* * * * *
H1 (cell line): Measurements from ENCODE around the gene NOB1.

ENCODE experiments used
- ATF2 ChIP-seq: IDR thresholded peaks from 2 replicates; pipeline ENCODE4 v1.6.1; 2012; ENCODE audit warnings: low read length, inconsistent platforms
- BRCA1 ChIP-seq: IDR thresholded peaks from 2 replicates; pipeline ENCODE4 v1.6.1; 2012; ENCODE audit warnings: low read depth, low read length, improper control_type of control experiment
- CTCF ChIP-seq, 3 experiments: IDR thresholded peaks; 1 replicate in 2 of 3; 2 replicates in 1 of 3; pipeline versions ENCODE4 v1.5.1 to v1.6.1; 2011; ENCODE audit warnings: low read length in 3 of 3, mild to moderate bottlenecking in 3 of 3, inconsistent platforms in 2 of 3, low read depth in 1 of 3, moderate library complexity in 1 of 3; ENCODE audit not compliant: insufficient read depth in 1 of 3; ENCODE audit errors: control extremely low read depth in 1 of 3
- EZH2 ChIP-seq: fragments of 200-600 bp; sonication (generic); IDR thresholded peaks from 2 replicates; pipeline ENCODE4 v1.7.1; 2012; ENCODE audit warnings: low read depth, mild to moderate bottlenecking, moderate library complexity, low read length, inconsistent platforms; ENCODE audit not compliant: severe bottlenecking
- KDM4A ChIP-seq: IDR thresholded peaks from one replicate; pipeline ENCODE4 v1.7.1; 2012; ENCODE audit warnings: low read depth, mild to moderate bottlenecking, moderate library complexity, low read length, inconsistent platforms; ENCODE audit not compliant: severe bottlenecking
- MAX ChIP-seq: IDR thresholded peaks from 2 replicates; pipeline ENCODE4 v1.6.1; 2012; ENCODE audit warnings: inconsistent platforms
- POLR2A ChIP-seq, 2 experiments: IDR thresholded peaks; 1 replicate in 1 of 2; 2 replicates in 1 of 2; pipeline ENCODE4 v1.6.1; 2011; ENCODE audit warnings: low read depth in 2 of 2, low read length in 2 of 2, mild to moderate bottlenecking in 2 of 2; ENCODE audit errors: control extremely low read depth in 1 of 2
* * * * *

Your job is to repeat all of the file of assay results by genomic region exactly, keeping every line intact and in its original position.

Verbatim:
H1 (cell line): Measurements from ENCODE around the gene NOB1.

ENCODE experiments used
- ATF2 ChIP-seq: IDR thresholded peaks from 2 replicates; pipeline ENCODE4 v1.6.1; 2012; ENCODE audit warnings: low read length, inconsistent platforms
- BRCA1 ChIP-seq: IDR thresholded peaks from 2 replicates; pipeline ENCODE4 v1.6.1; 2012; ENCODE audit warnings: low read depth, low read length, improper control_type of control experiment
- CTCF ChIP-seq, 3 experiments: IDR thresholded peaks; 1 replicate in 2 of 3; 2 replicates in 1 of 3; pipeline versions ENCODE4 v1.5.1 to v1.6.1; 2011; ENCODE audit warnings: low read length in 3 of 3, mild to moderate bottlenecking in 3 of 3, inconsistent platforms in 2 of 3, low read depth in 1 of 3, moderate library complexity in 1 of 3; ENCODE audit not compliant: insufficient read depth in 1 of 3; ENCODE audit errors: control extremely low read depth in 1 of 3
- EZH2 ChIP-seq: fragments of 200-600 bp; sonication (generic); IDR thresholded peaks from 2 replicates; pipeline ENCODE4 v1.7.1; 2012; ENCODE audit warnings: low read depth, mild to moderate bottlenecking, moderate library complexity, low read length, inconsistent platforms; ENCODE audit not compliant: severe bottlenecking
- KDM4A ChIP-seq: IDR thresholded peaks from one replicate; pipeline ENCODE4 v1.7.1; 2012; ENCODE audit warnings: low read depth, mild to moderate bottlenecking, moderate library complexity, low read length, inconsistent platforms; ENCODE audit not compliant: severe bottlenecking
- MAX ChIP-seq: IDR thresholded peaks from 2 replicates; pipeline ENCODE4 v1.6.1; 2012; ENCODE audit warnings: inconsistent platforms
- POLR2A ChIP-seq, 2 experiments: IDR thresholded peaks; 1 replicate in 1 of 2; 2 replicates in 1 of 2; pipeline ENCODE4 v1.6.1; 2011; ENCODE audit warnings: low read depth in 2 of 2, low read length in 2 of 2, mild to moderate bottlenecking in 2 of 2; ENCODE audit errors: control extremely low read depth in 1 of 2